The instructor will use numerous and differentiated forms of assessment to calculate the final grade you receive for this course. For the record, these are listed and weighted below. The content, criteria and specific requirements for each assessment category will be explained in greater detail in class. Any questions about the requirements should be discussed directly with your faculty well in advance of the due date for each assignment.




Class Participation        


Group Case Study Presentation


Research Presentation


Final Exam





Class Participation:  This grade will be calculated to reflect your participation in class discussions, your capacity to introduce ideas and thoughts dealing with the texts, your ability use language effectively, and to present your analysis in intellectual, constructive argumentation. If you cannot attend classes your participation can be shown by interacting with your instructor during office hours, i.e. by asking about specific subjects of the syllabus and discussing assignments.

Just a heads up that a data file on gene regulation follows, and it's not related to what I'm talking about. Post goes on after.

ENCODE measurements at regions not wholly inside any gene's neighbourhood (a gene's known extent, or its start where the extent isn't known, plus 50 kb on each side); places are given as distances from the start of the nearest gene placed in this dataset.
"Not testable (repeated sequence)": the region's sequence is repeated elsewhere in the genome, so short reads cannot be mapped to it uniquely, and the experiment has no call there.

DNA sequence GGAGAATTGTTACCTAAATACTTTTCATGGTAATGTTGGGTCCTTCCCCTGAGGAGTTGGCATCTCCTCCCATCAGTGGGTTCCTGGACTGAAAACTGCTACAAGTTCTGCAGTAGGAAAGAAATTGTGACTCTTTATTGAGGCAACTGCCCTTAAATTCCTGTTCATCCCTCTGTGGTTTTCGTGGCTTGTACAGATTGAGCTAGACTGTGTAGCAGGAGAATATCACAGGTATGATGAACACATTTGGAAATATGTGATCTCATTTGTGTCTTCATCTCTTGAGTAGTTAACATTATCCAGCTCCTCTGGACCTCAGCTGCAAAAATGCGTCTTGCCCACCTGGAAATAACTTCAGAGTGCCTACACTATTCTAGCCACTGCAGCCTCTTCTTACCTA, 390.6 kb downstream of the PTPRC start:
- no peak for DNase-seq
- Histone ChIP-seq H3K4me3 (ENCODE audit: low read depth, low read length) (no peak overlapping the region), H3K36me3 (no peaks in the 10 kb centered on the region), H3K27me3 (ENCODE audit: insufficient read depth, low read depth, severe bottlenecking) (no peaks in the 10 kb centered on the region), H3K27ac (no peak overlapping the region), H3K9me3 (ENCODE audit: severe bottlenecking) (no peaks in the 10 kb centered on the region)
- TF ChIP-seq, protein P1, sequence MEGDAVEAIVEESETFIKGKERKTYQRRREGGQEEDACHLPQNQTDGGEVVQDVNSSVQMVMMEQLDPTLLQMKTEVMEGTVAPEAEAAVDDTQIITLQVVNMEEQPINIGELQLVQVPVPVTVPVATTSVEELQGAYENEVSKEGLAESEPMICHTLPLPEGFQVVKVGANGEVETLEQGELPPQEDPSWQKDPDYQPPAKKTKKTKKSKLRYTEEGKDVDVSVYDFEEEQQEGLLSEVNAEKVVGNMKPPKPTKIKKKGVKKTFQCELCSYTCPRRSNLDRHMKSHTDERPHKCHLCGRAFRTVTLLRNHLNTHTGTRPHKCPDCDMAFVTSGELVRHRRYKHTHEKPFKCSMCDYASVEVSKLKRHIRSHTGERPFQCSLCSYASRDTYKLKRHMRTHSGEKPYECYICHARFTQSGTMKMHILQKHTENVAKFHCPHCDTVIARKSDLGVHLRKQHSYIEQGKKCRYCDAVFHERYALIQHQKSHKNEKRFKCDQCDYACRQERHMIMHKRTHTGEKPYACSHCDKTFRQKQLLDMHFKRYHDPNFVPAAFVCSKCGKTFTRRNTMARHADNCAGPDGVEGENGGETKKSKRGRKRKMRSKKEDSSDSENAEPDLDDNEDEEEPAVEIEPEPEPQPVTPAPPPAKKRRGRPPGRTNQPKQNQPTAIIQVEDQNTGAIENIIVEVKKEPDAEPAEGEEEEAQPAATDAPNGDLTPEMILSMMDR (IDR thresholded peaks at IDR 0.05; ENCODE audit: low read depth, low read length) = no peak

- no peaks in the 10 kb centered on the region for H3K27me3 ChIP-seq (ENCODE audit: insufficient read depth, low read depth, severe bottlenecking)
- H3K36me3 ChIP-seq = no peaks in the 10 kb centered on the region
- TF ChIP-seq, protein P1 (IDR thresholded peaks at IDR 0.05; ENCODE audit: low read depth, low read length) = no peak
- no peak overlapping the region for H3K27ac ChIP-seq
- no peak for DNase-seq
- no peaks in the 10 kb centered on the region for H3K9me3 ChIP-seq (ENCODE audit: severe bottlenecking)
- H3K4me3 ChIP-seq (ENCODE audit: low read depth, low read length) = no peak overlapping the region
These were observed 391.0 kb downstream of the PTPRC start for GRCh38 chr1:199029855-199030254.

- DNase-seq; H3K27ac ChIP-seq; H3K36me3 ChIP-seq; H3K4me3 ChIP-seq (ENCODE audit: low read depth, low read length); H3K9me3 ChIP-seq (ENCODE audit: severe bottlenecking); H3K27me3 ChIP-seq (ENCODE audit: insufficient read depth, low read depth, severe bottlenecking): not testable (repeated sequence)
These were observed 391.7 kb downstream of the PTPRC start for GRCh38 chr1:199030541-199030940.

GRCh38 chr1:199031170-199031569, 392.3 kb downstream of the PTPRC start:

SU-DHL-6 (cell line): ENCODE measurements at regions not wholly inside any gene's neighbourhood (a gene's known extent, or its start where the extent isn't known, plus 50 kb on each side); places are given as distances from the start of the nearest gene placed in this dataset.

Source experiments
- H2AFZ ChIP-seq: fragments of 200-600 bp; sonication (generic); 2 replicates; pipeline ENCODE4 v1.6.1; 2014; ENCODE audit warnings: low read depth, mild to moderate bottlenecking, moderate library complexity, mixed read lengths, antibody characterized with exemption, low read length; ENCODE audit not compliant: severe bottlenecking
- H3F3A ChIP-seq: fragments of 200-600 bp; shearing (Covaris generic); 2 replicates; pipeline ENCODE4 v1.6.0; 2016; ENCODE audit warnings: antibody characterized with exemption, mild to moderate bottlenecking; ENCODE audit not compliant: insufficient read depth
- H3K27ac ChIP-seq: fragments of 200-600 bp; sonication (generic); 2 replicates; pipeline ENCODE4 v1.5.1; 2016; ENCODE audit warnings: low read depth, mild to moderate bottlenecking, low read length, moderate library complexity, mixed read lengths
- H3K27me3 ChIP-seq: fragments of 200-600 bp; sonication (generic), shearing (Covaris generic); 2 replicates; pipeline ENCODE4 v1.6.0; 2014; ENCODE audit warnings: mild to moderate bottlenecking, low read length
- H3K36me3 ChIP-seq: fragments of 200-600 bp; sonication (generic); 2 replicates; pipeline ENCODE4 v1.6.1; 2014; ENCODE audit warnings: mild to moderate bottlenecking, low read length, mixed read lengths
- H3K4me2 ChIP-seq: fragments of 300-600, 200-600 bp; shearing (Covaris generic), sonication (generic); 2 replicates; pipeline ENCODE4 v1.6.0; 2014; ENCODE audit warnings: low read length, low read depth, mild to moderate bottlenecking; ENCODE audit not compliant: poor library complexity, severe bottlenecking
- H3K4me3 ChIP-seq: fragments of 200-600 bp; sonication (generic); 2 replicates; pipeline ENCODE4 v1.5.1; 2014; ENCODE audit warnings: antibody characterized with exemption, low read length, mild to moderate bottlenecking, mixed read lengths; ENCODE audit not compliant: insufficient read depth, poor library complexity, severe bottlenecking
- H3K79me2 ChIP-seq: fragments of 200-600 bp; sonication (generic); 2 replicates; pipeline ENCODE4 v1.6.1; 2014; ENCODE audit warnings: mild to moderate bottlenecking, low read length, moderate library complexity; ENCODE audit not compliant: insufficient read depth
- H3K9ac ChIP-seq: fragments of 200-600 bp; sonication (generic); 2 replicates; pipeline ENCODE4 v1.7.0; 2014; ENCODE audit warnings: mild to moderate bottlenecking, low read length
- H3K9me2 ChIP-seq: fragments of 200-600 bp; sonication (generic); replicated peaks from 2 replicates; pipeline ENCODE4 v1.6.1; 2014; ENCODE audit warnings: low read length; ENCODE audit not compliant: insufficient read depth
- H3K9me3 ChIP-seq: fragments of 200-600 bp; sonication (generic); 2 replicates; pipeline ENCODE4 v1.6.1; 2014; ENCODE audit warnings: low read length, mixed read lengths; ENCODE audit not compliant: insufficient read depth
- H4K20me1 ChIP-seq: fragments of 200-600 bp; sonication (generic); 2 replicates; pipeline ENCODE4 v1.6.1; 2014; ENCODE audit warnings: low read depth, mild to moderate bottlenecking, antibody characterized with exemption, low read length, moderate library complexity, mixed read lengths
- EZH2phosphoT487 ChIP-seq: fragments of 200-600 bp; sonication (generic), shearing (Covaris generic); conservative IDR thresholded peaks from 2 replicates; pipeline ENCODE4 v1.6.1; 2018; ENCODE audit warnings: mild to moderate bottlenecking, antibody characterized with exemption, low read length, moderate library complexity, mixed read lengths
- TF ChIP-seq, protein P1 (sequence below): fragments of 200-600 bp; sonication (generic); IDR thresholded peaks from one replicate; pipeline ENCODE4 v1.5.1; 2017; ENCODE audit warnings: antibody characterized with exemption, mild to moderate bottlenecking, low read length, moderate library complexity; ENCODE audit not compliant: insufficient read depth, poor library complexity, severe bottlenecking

Group Case Study Presentation:  The class will be divided in teams (max 3 students) to work on particular cases assigned by the professor (go to Atlas by Istat) . Note that due to the continuity of the project, once the teams are established at the beginning of the semester, it will be very difficult to change them. Students need to review the readings and team-discuss the relevant case prior to each meeting and be prepared for class discussion.

Research Presentation: All the students will develop a short presentation on the results of their assigned lectures (go to Required Readings in Materiale Didattico del Gomp).

Final Exam: Your abilities will be tested in two important areas of competency: the amount of information you master; the accuracy of the information you present.